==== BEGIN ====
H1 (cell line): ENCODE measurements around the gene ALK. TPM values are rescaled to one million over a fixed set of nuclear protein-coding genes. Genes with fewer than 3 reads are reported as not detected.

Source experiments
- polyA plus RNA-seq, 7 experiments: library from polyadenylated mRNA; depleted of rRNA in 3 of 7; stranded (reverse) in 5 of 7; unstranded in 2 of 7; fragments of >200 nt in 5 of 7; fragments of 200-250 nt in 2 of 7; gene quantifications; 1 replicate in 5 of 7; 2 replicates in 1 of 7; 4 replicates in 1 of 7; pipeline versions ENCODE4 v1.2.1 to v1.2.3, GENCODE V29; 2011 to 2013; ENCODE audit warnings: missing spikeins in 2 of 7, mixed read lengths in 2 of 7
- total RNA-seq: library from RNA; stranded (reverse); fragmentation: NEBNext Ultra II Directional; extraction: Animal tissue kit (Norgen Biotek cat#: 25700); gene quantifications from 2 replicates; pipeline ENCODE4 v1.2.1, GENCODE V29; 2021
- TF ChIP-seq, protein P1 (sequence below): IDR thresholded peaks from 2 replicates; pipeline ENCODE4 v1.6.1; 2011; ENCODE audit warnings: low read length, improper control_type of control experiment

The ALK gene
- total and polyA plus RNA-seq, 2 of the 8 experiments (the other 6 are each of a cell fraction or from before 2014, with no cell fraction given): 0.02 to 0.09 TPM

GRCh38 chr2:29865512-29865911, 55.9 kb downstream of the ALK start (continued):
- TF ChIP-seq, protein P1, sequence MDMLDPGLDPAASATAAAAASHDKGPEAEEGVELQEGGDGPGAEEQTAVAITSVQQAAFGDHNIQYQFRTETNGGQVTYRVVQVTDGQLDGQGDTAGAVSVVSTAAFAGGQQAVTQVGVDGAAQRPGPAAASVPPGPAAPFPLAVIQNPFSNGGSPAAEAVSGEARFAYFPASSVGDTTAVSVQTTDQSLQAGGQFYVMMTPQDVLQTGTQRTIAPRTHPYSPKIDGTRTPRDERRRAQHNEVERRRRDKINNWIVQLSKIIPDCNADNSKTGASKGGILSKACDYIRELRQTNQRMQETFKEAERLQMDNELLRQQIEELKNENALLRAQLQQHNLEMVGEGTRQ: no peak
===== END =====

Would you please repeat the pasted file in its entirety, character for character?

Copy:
H1 (cell line): ENCODE measurements around the gene ALK. TPM values are rescaled to one million over a fixed set of nuclear protein-coding genes. Genes with fewer than 3 reads are reported as not detected.

Source experiments
- polyA plus RNA-seq, 7 experiments: library from polyadenylated mRNA; depleted of rRNA in 3 of 7; stranded (reverse) in 5 of 7; unstranded in 2 of 7; fragments of >200 nt in 5 of 7; fragments of 200-250 nt in 2 of 7; gene quantifications; 1 replicate in 5 of 7; 2 replicates in 1 of 7; 4 replicates in 1 of 7; pipeline versions ENCODE4 v1.2.1 to v1.2.3, GENCODE V29; 2011 to 2013; ENCODE audit warnings: missing spikeins in 2 of 7, mixed read lengths in 2 of 7
- total RNA-seq: library from RNA; stranded (reverse); fragmentation: NEBNext Ultra II Directional; extraction: Animal tissue kit (Norgen Biotek cat#: 25700); gene quantifications from 2 replicates; pipeline ENCODE4 v1.2.1, GENCODE V29; 2021
- TF ChIP-seq, protein P1 (sequence below): IDR thresholded peaks from 2 replicates; pipeline ENCODE4 v1.6.1; 2011; ENCODE audit warnings: low read length, improper control_type of control experiment

The ALK gene
- total and polyA plus RNA-seq, 2 of the 8 experiments (the other 6 are each of a cell fraction or from before 2014, with no cell fraction given): 0.02 to 0.09 TPM

GRCh38 chr2:29865512-29865911, 55.9 kb downstream of the ALK start (continued):
- TF ChIP-seq, protein P1, sequence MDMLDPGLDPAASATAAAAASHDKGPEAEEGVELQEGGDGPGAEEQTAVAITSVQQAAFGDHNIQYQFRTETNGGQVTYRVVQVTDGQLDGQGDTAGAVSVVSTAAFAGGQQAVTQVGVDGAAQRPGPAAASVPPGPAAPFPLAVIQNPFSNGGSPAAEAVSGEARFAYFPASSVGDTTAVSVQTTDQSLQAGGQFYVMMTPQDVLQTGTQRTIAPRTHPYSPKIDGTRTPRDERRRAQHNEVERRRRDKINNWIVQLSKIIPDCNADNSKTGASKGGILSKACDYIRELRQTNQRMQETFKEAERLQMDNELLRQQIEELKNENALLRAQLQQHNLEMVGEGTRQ: no peak